Inmates studying law to find a clause in the system/
I mean,
they know dey gon’ die,
But at least they could try to put some sorta
- Pause – in the system.

4 copes get acquitted.
And Giuliani got the nerve to give
Applause.
For the system.

America’s still eating its young
And she’s got a mansize hunger
So she eats a snickers
Cuz snickers satisfies you!
Cuz eating these snickers satisfies you!
Eating these snickers satisfies you!

Eating these — niggers
satisfies you.

And she’ll do anything to sadist-fy her mansize
hunger.
Sodomize some mother’s child,
then pick his broken manhood from
between her teeth
with
toilet
plungers.

Maybe we should staple her mouth shut
41 times
Or sorry, just shoot the staple gun at her
41 times
And maybe 19 will sting.

It…it…it was self-defence!
See, we thought lady liberty was holding a torch.
Who knew till after it was just a home-fried chicken wing.
But you understand our dilemma,
I mean the whole world knows

America eats its young.

Sep 22 2011

A Little Break from Blogging…

Regular readers of this blog know that I have several “day” jobs. Over the past few days, I have been going at 110 miles an hour working at those “jobs,” supporting efforts to save Troy Davis’s life, and also trying to handle family issues. At this point, I need a break from blogging for a few days while I handle my business. I’ll be back railing against the injustice of the prison industrial complex here next week.

I leave you with one of my all-time favorite songs “Ella’s Song” by Sweet Honey in the Rock. Every time I start to feel weary, I listen to this song on a loop and it never fails to revive my spirits:

Sep 22 2011

Eulogy for Troy…

Words fail me… But I decided to try. May Troy Davis Rest in Peace.

EULOGY FOR TROY

Please try to remember that what they believe, as well as what they do and cause you to endure does not testify to your inferiority but to their inhumanity” – James Baldwin

I pulled up your picture last night.
I put my hand over your face.
I wanted to feel close to you.
I have called you Troy for years now.
We are not familiar.
I have written you letters.
I never expected a response.

I pulled up your picture last night.
I looked into your eyes.
I recognized you.
You have eyes like my brother.
And I am afraid.
I live with low-grade anxiety for the black boys in my life.
Nephews, Godsons, Someone’s Son…
America is hungry and insatiable.
It feeds on black blood.

I pulled up your picture last night.
Printed it out and put it under my pillow.
I wanted to make sure that I remembered.
I need to provide testimony.
I am called to confront injustice.

I had a dream…
My younger brother was falsely accused.
He was just a boy.
He survived their attempt to lock up another brother.
He was lucky? It was only an attempted soul-murder by the system.
I woke up and it was true.

I pulled out your photograph from under my pillow.
I tried to kiss it.
I wanted to breathe life back into your body.
I could not.
I decided to tell you a story instead.
One that is worthy of your legacy.
We were all so outraged by the injustice of your killing
That we joined hands and gave a mighty roar.
It was heard across the world.
And…
We abolished the death penalty.

Sep 21 2011

A “Legal Lynching” in Georgia on the International Day of Peace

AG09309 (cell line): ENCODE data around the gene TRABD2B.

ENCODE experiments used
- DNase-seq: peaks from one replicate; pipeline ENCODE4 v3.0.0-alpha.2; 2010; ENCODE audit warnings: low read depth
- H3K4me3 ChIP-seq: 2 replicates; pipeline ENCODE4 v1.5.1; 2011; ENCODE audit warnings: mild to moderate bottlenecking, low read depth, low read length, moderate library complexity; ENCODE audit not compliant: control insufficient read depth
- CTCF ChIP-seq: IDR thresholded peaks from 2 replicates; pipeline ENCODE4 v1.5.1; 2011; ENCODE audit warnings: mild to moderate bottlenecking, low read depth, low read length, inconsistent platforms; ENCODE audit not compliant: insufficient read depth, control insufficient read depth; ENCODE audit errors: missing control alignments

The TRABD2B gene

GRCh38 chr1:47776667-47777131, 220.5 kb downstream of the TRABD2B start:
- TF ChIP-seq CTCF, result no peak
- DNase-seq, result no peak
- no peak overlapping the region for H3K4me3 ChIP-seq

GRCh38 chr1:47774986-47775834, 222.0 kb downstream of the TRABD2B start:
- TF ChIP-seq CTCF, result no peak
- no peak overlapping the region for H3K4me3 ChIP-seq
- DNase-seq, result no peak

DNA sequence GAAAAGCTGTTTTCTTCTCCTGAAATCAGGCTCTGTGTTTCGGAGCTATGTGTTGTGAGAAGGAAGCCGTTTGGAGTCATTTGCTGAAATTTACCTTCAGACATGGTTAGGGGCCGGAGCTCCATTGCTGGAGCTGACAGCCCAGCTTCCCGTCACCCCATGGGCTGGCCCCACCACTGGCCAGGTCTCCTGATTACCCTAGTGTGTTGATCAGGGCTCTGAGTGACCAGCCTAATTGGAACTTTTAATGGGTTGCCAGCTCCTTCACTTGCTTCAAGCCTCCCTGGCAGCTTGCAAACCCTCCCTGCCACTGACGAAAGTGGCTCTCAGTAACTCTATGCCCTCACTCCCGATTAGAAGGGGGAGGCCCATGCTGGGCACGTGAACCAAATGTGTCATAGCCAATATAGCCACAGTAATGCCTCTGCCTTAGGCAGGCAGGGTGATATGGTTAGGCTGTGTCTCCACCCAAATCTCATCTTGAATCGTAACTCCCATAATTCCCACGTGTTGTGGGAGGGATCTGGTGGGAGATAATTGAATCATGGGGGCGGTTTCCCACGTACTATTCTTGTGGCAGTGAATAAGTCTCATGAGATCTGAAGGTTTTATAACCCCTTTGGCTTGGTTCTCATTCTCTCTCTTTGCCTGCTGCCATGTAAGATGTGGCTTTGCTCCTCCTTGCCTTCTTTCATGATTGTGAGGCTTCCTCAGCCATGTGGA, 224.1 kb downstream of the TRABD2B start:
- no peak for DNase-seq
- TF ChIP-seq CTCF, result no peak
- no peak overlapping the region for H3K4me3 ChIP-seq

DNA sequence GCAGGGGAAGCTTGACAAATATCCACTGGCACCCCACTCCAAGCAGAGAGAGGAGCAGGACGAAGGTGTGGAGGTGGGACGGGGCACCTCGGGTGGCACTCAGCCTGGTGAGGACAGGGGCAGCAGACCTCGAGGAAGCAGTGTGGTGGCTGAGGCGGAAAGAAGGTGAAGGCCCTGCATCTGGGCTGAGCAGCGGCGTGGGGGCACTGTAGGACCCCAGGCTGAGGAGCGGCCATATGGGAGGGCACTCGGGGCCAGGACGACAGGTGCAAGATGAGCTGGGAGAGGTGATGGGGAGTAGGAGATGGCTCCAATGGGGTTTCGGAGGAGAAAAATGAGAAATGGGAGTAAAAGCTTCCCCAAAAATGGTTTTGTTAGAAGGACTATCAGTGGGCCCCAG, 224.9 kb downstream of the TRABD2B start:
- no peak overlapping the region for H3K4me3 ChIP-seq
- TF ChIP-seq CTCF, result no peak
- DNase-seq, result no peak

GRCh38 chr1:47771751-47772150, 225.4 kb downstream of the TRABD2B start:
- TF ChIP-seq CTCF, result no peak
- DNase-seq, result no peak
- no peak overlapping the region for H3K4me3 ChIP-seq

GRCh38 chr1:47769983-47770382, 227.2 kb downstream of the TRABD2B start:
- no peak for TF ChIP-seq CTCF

I spent a good part of last night re-reading speeches by Dr. Martin Luther King and Archbishop Desmond Tutu. I do that sometimes when I am trying to get my bearings. As the state of Georgia prepares to kill a man tonight on the International Day of Peace, it would seem that we all need to get our bearings.

I am against the death penalty so for some I am disqualified from giving an opinion about Troy Davis’s impending execution. And yet it has been written that: “A time comes when silence is betrayal.” I cannot be silent in the face of this great injustice. Even ardent supporters of capital punishment must be troubled by the fact that a man will be murdered by the state based on doubtful evidence. I deeply believe this to be true. Anyone who is concerned with the sanctity of life cannot turn away from this case, cannot turn away from the vagaries of execution. In an editorial, the New York Times called the Georgia Parole Board’s denial of clemency for Troy Davis a “tragic miscarriage of justice.”

I have heard and read many references to Troy Davis’s execution being tantamount to a “legal lynching.” I want to recoil from this characterization. I want to protest, “no, this is wrong.” Then I remember a few lines from Ansel Elkins’s searing poem Reverse: A Lynching:

Return the tree, the moon, the naked man
Hanging from the indifferent branch
Return blood to his brain, breath to his heart
Reunite the neck with the bridge of his body
Untie the knot, undo the noose
Return the kicking feet to ground
Unwhisper the word jesus
Rejoin his penis with his loins
Resheathe the knife
Regird the calfskin belt through trouser loops
Refasten the brass buckle
Untangle the spitting men from the mob
Unsay the word nigger
Release the firer’s finger from its trigger
Return the revolver to its quiet holster

“Release the firer’s finger from its trigger, Return the revolver to its quiet holster.” Read the entire poem and think of Troy Davis today. We all want to release the guard’s finger from the syringe that will administer the lethal injection. We so desperately want to “Reverse: An Execution.”

So while I want to reject the idea that Troy Davis is being “legally lynched”, I find that I cannot. I remember seeing images years ago from a searing book and online exhibition titled "Without Sanctuary." No matter how much I tried, years later I still could not erase the images of crowds of gleeful Americans watching black bodies hanging from poplar trees.